People build custom vehicles for many different reasons-some because their parents had one like it when they were a kid, some because it had always been a dream ride, while others do it just to be different. When we first met Dennis Graham from Cartersville, Georgia, and asked him why he built this unique '67 Ford Bronco, his response was: "Because I had two of these, and one had flat tires and looked good low." That's probably one of the best reasons we've heard. And not only did Dennis achieve the "low" look he originally set out to do. He went way beyond the typical slam and built one of the sickest little trucks we've ever seen. With a slammed stance, a mirror-like shine, custom interior, and more motor than most top fuel drag cars, he knew it would turn a few heads. This was not the first full-out custom that Dennis had built either, so he knew what he was getting into. Living life as a commercial contractor, it took much of Dennis's limited spare time over about a 9-month period to get this truck from a heap sitting on flat tires to the show-stopper you see here.
Since getting this truck to hug the ground was the first thing that made Dennis want to build it, it was only right that he started with the frame. After the extensive disassembly session, the stock frame was scrapped in favor of a full Art Morrison chassis with a few added goodies. The front rides on a set of Mustang II spindles with a rack-and-pinion steering setup, and is sprung by coilovers and capped off with a large set of Baer brakes. For front rollers, Dennis chose a set of 15x6-inch American Racing wheels with 3 inches of back spacing squeezed into a pair of skinny Mickey Thompsons. Moving towards the rear of the Art Morrison framerails is a narrowed 9-inch Ford rear end, which, other than the body, is the only remnant left of the Ford. The rear end gets its stability from a four-link and a strong set of Aledine coilovers. There were also some extra internal goodies added to the rear end in order to get the massive tires to stick. The rear rollers are a set of 15x14-inch American Racing wheels wrapped in a beefy set of 33-inch-wide Mickey Thompson tires. Also stuffed between the framerails is a stainless steel 14-gallon fuel cell. Once the chassis parts were all test-fitted, it was disassembled and smoothed so it could be sent to the paint booth for its own coat of the shiny stuff. Dennis, along with Thunder Valley Customs in Cartersville, Georgia, performed all of the frame and suspension detail work.
With the skeleton of this beast done, it was time to give it a pulse-well, at least something that would beat like a pulse. With the blown 502ci V-8 Dennis chose, it runs more like a pulse than a constant idle. If only we could take a picture of how this thing sounds. Since a big motor sticking out of the hood is kind of Dennis's trademark when he builds a vehicle, it was a necessity for his Bronco. He tore into the big-block himself and added the much-needed mods to make it his own. He started with a 2004 model 502ci and took it apart and had it ported, polished, and balanced to pump out a little more power. He opted for a set of Brodix heads and stuffed the block with a Comp Cams bumpstick. The block is now running 10:1 ratio pistons. And if that wasn't enough to get the power pumping, a Childs & Albert supercharger was added and topped off with a pair of Demon carbs and a polished air scoop. This newly built motor, which now pushes 1000 hp, was bolted to a Turbo 400 tranny, but not before it was detailed, polished, and painted. To get the spent gases out of the motor, 2-1/2-inch custom header pipes were routed under the truck, where they run straight into a pair of 5-inch pipes. The exhaust was custom built by Dennis and Mike Bryant, then sent off to get the essential Jet Hot coating.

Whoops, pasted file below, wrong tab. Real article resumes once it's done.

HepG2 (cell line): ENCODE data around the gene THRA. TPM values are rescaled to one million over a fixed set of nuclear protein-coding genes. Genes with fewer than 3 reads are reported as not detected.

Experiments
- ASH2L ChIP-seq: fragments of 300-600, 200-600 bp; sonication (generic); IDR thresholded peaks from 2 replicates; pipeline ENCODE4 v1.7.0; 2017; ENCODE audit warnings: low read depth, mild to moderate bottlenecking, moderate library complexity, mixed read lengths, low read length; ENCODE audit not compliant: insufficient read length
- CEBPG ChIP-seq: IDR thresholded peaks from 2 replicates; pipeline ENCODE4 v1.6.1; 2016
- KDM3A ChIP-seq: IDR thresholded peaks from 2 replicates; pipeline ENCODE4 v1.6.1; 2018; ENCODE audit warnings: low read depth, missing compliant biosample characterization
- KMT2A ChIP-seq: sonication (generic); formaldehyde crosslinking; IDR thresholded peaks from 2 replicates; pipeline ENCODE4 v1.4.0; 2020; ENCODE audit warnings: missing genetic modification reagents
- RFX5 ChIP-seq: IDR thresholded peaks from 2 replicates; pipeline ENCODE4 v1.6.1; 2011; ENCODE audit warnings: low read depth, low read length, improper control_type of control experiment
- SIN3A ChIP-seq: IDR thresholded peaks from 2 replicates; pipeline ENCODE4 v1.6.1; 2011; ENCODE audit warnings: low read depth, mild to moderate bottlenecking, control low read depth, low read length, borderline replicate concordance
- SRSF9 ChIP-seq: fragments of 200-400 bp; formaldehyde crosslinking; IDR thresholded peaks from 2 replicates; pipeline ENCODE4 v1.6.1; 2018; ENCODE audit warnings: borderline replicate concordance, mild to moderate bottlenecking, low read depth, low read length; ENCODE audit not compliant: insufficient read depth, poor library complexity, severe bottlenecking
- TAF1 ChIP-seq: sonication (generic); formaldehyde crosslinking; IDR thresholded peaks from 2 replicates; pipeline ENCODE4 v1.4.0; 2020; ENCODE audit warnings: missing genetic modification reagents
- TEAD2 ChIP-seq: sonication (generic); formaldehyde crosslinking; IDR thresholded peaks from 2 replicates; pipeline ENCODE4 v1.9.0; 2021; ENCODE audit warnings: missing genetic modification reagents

With all of the underside and go-go goodies out of the way, it was time to bring the body panels out of the corner of the shop and show them a little love. After they were stripped and smoothed, Dennis decided a little trimming was needed. The roof was chopped four inches, while the body was channeled four inches. (Or as the new school guys refer to it, it was body-dropped four inches.) With the exterior fitting the look he was after, custom hand-built floor pans, inner fenders, radiator support, firewall, dash, and the entire bed floor were fabbed up. After several hours of blocking to give the paint a straight place to call home, PPG Black was laid down to give this truck the mirror finish that was in Dennis's original plan. Final touches like re-chroming all the trim and the customized Bronco rear bumper, or the addition of a flush motorcycle gas cap to the bed floor, really make this truck's exterior shine. Thunder Valley Customs out of Cartersville, Georgia, performed all of the paint and bodywork.
The custom dash, complete with Vintage Air, was built while in the body shop, so Dennis paid attention to the rest of the interior. It was taken down to M&M Interior in Holy Pond, Alabama, who wrapped the new dash and installed the new Auto Meter Pro Comp gauges. They built new custom door panels and a new console to make everything flow. Tan leather and alligator skin were used to cover everything and give it a high-end look. Plenty of the shiny parts were added, such as a billet steering wheel, which was wrapped in gator skin, and some billet accessories. A piston shifter was also added to spice things up.
While shooting this feature, we learned from Dennis that not only is he upping the size on his wheels to give it an updated look, but also, he is building another '67 Bronco. But this time around he's bagging it. Don't worry, it will have Dennis' signature huge motor poking through the hood. We can't wait to see it and turn it into another feature vehicle for all our Truckin' readers.